Russia will 'consider' UN ceasefire resolution on Syria carnage
Russian Foreign Minister Sergey Lavrov said on Thursday Moscow will consider supporting a UN Security Council resolution calling for a ceasefire in Syria, as nations call for an end to the regime's bloody assault on Eastern Ghouta.
However, Moscow said it would it would only back the ceasefire if it did not cover fighters from the Islamic State group and the al-Qaeda-linked Tahrir al-Sham, AP, reported.
Such conditions have been used by Russia before to continue its bombardment of opposition areas.
The proposed 30-day UN ceasefire, drafted by Sweden and Kuwait, would also allow humanitarian deliveries and medical evacuations to and from the besieged opposition enclave of Eastern Ghouta, close to Damascus.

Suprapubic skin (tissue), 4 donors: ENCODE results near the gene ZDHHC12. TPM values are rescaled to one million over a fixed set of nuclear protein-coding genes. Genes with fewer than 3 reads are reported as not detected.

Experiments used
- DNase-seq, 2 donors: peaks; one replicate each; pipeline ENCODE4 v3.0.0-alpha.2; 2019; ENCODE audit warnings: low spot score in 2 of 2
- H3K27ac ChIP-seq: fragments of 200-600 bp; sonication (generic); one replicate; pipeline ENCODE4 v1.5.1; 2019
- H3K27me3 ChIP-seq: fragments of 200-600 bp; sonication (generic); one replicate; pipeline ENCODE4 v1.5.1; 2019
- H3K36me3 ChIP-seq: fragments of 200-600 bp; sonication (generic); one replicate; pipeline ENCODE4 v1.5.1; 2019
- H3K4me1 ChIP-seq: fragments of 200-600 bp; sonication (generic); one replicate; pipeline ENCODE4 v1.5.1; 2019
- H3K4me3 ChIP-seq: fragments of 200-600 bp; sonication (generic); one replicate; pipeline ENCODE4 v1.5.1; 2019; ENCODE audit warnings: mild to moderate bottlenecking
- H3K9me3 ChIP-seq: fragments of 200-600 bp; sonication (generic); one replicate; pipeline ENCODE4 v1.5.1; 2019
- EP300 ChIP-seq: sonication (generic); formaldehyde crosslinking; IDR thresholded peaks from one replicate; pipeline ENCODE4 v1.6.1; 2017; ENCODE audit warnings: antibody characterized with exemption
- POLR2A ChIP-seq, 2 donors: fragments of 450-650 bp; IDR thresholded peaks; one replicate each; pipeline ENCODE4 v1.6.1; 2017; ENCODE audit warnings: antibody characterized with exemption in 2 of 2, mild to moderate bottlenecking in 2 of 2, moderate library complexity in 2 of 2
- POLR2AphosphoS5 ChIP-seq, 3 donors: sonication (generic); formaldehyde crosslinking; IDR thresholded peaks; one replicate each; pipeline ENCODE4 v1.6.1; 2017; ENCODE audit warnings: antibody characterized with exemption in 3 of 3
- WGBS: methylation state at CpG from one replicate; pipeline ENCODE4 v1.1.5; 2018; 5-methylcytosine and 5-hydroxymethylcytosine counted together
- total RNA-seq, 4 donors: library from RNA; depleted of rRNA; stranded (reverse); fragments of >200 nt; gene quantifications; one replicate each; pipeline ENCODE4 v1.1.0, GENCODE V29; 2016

It had been unclear whether Russia would exercise its veto to block the draft resolution.
Just this week, Lavrov voiced tacit support for the Syrian regime, saying that "the fight against terrorism cannot be restricted by anything".
More than 300 have died since the Syrian regime launche a new wave of airstrikes in Eastern Ghouta, one of the last rebel-held territories in the country.
World leaders - including French President Emmanuel Macron on Wednesday - have previously criticised President Bashar al-Assad for using terrorism as a "pretext" for violence in Syria.
Moscow is proposing the wording for the UN resolution would exclude the Islamic State group and "groups that cooperate with them and systematically shell residential areas of Damascus".
Russia and the Syrian regime have accused rebel groups based in Eastern Ghouta of shelling government-held areas of Damascus throughout the war.